Considering Special and Differential Treatment for Disadvantaged Countries, Regions and Sectors
“The most unfair treatment is to treat things that are different the same. What is more unfair is to perpetuate the dependence of the already disadvantaged by creating a culture for derogation from the norms and obligations under the system, that promotes dependence and hinders adaptation.”
Notwithstanding the laudable objectives of the Caricom Single Market and Economy, a xenophobic culture among its constituents has threatened to undermine the CSME, even before its inception. Although boastful of its regional identity and interdependence, the xenophobia and dependence that has long plague this emancipated region, has instigated a myopic insistence on special and differential treatment for countries, regions and sectors disadvantaged under the system.
It is beyond challenge, that the proposed regional trading arrangements would lack equity and prospects for longevity, if it made no allowance for special and differential treatment. However, arguments for special and differential treatment for various countries, regions and sectors, although having some merit, have for the most part taken the form of highly politicised and emotional arguments, often lacking objectivity. The politicising of the debate without recourse to constructive application of established rules and principles of trade has unfortunately resulted in some legitimate economic and social concerns being undermined. While there is need to advance the notion of special and differential treatment for disadvantaged constituents, there is a prevailing need to distinguish the two cases in which special and differential treatment is being advocated. The first relates to situations in which the introduction of competition under the system has created a transitional or temporary disadvantage. The other speaks to circumstances where lack of competitiveness through blind adherence to inefficient trade practices and policies has created a permanent inability to adapt to the new trade climate. While the rules1 provide a remedy for transitional or temporary disadvantage, there can be little tolerance for inefficiency under the proposed trade system or any other liberalised trade arrangements.
Regrettably, arguments for special and differential treatment although occasionally meritorious, have generally been in defence of inefficient trade practices. Additionally, these approaches are generally based on the same lines or argument rejected by the WTO2 , despite many failed appeals. The gist of these arguments have generally been that less developed countries assume a disadvantaged position within a unified system of trade and should therefore assume the same privileges and rights as their more developed trade partners, with limited requirement for reciprocity and lesser obligations under the system. Slowly the principle of non-reciprocity, under the WTO and its multilateral agreements, is being whittled away, with beneficiaries of the system being required to reciprocate to some degree or to justify derogation. Proponents of non-reciprocity under the Caribbean Single Market and Economy may therefore be hard pressed to defend this proposition.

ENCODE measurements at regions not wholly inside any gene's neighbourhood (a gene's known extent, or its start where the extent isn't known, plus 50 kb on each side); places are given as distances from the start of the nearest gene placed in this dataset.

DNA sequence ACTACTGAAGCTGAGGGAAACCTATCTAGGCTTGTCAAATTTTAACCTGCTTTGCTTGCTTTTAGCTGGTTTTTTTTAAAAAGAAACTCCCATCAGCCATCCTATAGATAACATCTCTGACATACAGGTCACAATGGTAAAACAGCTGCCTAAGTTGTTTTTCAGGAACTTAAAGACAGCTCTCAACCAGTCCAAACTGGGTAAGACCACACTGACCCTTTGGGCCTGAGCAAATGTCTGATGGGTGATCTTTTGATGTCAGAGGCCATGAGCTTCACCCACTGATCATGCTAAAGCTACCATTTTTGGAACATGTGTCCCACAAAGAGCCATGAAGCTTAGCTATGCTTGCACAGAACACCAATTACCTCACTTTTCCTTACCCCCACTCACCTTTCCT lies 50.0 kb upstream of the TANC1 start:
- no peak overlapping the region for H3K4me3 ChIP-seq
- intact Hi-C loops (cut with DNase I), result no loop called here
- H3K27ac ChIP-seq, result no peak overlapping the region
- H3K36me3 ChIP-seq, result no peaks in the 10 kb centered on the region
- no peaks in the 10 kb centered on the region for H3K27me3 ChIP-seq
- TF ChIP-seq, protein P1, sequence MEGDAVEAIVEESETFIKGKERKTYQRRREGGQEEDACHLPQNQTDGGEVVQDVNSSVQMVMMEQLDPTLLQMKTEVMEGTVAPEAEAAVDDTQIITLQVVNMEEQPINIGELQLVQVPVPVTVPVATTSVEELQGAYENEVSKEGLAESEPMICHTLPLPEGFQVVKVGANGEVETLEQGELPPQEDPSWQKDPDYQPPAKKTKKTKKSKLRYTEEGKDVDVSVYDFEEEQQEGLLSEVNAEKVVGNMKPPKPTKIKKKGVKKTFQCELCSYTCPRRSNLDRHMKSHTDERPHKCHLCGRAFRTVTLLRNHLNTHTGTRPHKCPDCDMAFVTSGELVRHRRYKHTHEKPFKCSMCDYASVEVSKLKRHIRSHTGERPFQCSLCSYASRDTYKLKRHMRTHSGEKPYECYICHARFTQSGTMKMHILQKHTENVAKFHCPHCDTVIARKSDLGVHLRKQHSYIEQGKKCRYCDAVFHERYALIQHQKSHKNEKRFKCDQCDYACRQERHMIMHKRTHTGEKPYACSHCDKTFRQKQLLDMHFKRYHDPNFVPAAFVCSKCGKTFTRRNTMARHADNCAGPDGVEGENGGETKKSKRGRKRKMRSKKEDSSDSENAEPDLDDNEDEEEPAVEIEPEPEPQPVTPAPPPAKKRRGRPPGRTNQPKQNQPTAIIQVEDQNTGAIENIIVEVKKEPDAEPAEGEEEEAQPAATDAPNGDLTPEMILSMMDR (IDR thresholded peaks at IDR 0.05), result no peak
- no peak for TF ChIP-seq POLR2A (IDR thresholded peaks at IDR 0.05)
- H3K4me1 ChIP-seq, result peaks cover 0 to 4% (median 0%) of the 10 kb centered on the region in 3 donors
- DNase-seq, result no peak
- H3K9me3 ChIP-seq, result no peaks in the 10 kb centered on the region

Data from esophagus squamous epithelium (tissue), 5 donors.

Special and differential treatment under the CSME is essential in maintaining an equitable trade system, which is consistent with, and supports individual national development objectives and strategies as well as continuing regional commitment to its advancement. It is conceded that uniform rights and obligations, among similar but in many respects diverse member states, could not serve the best interests of individual states or the region. However, derogation from rights and obligations under the system ought not to revolve around deviation from rules to protect sectors permanently incapable of suitable adaptation. Rather, the pivotal objective ought to be the upholding of individual economic and social rights and interests that promote the advancement and sustainability of the region.
There is need for countries, regions and sectors that claim transitional or temporary disadvantage as a result of the implementation of the CSME, to assess the impact of liberalisation and to explore measures that may effectively address the particular adversity. In so doing, they must seek to exploit the established rules of trade in developing strategies for minimising the negative impacts of trade liberalisation while maximising the benefits of its advantages.
1 Chapter Seven, Disadvantaged Countries, Regions, Sectors; Revised Treaty of Chaguaramas Establishing the Caribbean Community including the Caribbean Single Market and Economy provides for transitionary initiatives to stem the dislocation and disruption to economies and industries that may affect disadvantaged countries, regions and sectors following the implementation of the Caribbean Single Market and Economy.
2The World Trade Organisation (WTO)